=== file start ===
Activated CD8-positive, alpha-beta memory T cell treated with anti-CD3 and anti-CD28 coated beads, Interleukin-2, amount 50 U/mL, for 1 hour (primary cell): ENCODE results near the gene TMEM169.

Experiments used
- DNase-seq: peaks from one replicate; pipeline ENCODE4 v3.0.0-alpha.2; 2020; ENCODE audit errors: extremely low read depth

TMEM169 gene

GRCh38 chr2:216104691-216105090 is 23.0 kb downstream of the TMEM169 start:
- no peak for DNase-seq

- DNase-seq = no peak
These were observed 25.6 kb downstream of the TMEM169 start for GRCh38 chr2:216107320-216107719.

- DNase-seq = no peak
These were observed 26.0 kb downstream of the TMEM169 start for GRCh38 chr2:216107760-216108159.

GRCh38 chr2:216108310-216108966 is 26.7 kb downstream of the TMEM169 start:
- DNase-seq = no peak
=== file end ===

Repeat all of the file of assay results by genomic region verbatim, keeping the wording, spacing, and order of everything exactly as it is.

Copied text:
Activated CD8-positive, alpha-beta memory T cell treated with anti-CD3 and anti-CD28 coated beads, Interleukin-2, amount 50 U/mL, for 1 hour (primary cell): ENCODE results near the gene TMEM169.

Experiments used
- DNase-seq: peaks from one replicate; pipeline ENCODE4 v3.0.0-alpha.2; 2020; ENCODE audit errors: extremely low read depth

TMEM169 gene

GRCh38 chr2:216104691-216105090 is 23.0 kb downstream of the TMEM169 start:
- no peak for DNase-seq

- DNase-seq = no peak
These were observed 25.6 kb downstream of the TMEM169 start for GRCh38 chr2:216107320-216107719.

- DNase-seq = no peak
These were observed 26.0 kb downstream of the TMEM169 start for GRCh38 chr2:216107760-216108159.

GRCh38 chr2:216108310-216108966 is 26.7 kb downstream of the TMEM169 start:
- DNase-seq = no peak